Growth Trends for Related Jobs
Image consultants, sometimes called style coaches or personal stylists, work with models, actors, politicians, business executives and anyone for whom image is vital to success. They advise their clients on how to pull it all together to project a desired image. This may include advice and direction on hair, clothing, makeup, accessories, walking and overall style.
If you’re going to actually cut hair or apply makeup and other skin care options to clients, then you need to graduate from a state-approved cosmetology school and earn a state license. But you don’t need a license or a degree to give advice. Image consultants rely on specialty school and industry associations for training and certification. During training, you learn about the psychology and social implications of image; the artistic aspects of hair and clothing, and how to track style trends; differences between working with groups and individuals; and how to market your services. The Association of Image Consultants International offers three levels of certification, each based on extensive online coursework and a final exam. The credentials boost your credibility and ability to attract clients.
Start in a Peripheral Field
Image consultants often are self-employed, so they must develop expertise in management and budgeting. They also must take steps to build a clientele. Image consultants may start out as cosmetologists, recommending hair styles, color choices and makeup. Extend the services you provide to include personal shopping with color and style suggestions, poise and etiquette instruction, and personal coaching to build confidence. Some image consultants start out working at a clothing store or boutique, and gradually expand the services they offer clients.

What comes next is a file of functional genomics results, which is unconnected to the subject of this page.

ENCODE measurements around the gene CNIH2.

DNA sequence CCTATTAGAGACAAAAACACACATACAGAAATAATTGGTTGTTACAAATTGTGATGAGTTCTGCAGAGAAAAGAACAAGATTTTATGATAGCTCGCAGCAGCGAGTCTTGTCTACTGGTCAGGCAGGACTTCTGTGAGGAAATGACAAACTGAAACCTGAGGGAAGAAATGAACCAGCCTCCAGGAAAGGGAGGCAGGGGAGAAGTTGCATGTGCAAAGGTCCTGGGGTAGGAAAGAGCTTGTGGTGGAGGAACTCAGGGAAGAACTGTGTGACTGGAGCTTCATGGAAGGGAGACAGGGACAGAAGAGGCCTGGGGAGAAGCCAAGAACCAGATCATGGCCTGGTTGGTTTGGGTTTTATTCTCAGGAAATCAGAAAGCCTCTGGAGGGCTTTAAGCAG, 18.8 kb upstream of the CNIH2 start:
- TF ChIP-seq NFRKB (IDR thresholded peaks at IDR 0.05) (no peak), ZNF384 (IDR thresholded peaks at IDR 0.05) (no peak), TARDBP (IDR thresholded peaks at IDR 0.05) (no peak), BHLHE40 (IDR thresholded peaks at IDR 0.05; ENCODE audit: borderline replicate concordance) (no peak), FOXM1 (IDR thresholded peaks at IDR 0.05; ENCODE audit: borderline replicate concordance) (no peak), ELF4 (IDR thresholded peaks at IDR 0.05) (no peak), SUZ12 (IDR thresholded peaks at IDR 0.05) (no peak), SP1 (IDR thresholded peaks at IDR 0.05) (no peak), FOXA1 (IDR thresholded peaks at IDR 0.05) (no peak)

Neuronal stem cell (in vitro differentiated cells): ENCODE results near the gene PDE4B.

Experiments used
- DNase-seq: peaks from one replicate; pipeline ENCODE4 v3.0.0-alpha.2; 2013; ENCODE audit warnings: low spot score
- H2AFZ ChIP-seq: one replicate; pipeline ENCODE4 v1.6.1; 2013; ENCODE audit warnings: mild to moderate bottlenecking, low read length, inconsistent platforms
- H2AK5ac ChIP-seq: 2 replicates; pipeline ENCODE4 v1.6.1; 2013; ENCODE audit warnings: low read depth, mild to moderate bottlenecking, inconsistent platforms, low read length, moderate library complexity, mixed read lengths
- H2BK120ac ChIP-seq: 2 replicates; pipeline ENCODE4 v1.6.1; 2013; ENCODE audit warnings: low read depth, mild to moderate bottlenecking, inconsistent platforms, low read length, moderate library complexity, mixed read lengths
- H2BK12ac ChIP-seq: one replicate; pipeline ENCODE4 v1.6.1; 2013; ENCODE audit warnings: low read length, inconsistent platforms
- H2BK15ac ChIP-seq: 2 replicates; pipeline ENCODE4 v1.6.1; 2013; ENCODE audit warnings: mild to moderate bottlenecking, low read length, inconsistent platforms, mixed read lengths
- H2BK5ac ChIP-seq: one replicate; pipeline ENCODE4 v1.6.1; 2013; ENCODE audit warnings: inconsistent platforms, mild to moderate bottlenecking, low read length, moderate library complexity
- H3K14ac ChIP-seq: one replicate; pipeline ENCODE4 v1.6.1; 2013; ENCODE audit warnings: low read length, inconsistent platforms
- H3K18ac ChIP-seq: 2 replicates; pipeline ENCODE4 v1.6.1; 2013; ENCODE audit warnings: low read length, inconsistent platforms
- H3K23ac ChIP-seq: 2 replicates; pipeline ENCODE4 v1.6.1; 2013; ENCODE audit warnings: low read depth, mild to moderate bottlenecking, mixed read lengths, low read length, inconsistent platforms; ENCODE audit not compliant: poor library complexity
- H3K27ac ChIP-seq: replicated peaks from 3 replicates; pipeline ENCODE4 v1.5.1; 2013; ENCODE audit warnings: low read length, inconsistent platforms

Find a Mentor
While you’re starting out and building your credibility and your portfolio of clients, work with an experienced, successful image consultant as an employee or intern. Successful image consultants rely on a host of helpers to serve their sometimes demanding clientele. Meet a mentor through a local chapter of the Association of Image Consultants International, attend conferences and workshops, and take continuing education courses through organizations such as the World Association of Image Consultants.
Build a Small Business
As a small business owner, you must grow your business through referrals from clients who appreciate your work. You may develop a niche market, such as politicians, and find you have more referrals within the industry than you imagined. Work with modeling agencies, artists’ agents, boutique owners and photographers to provide services to their clients. Hold seminars and workshops targeting fashion trends, color mixing or job interviewing. Charge a minimal fee for the workshops, or give them for free to lure new clients.
2016 Salary Information for Barbers, Hairdressers, and Cosmetologists
Barbers, hairdressers, and cosmetologists earned a median annual salary of $24,380 in 2016, according to the U.S. Bureau of Labor Statistics. On the low end, barbers, hairdressers, and cosmetologists earned a 25th percentile salary of $19,610, meaning 75 percent earned more than this amount. The 75th percentile salary is $34,400, meaning 25 percent earn more. In 2016, 673,700 people were employed in the U.S. as barbers, hairdressers, and cosmetologists.
- Sterling Style Academy: Online Image Consultant and Personal Stylist Training Certification Program
- Style Coaching Institute: Style Coaching Overview
- Education Portal: Become a Personal Image Consultant
- U.S. Bureau of Labor Statistics: Barbers, Hairdressers, and Cosmetologists
- World Association of Image Consultants: About
- U.S. Bureau of Labor Statistics: Occupational Outlook Handbook: Barbers, Hairdressers, and Cosmetologists
- Career Trend: Barbers, Hairdressers, and Cosmetologists
Linda Ray is an award-winning journalist with more than 20 years reporting experience. She's covered business for newspapers and magazines, including the "Greenville News," "Success Magazine" and "American City Business Journals." Ray holds a journalism degree and teaches writing, career development and an FDIC course called "Money Smart."